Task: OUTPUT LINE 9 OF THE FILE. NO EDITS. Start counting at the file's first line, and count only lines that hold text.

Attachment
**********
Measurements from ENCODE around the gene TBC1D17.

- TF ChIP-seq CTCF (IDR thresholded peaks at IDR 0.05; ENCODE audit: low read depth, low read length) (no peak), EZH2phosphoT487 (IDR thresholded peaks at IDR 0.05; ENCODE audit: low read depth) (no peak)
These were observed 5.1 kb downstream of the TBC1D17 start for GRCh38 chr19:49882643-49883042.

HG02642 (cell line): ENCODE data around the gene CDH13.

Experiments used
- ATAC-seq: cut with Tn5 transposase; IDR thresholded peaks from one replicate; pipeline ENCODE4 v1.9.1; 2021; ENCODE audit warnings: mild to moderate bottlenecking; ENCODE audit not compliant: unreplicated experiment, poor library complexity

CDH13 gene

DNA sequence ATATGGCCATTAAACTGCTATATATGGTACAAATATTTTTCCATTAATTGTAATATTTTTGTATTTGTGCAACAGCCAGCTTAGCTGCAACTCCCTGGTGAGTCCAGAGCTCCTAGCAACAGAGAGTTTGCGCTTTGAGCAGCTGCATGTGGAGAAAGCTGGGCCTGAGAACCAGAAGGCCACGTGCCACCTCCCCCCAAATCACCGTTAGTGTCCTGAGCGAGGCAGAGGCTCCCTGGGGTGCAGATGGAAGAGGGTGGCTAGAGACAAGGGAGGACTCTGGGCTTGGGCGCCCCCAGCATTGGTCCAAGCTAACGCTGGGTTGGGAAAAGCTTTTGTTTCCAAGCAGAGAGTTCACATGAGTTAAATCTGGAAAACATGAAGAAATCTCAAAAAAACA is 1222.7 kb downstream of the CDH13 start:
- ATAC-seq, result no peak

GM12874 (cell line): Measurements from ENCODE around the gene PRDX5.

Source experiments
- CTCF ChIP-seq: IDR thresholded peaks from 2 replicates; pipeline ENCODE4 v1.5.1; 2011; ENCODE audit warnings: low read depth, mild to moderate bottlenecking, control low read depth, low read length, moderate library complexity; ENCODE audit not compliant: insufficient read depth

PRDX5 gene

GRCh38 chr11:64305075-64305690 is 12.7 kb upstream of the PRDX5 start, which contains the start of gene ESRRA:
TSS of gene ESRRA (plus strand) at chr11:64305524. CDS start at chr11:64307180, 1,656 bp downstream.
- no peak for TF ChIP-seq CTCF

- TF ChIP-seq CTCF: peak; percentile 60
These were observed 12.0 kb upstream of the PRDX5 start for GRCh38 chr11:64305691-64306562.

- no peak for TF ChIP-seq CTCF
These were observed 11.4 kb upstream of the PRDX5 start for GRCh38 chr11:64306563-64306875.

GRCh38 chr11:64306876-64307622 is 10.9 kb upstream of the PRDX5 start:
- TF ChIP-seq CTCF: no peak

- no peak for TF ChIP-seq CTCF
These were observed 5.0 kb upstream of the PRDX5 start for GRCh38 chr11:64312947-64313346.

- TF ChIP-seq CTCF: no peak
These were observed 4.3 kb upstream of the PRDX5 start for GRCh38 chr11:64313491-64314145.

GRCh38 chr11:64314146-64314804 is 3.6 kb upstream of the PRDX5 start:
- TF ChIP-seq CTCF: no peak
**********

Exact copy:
- ATAC-seq, result no peak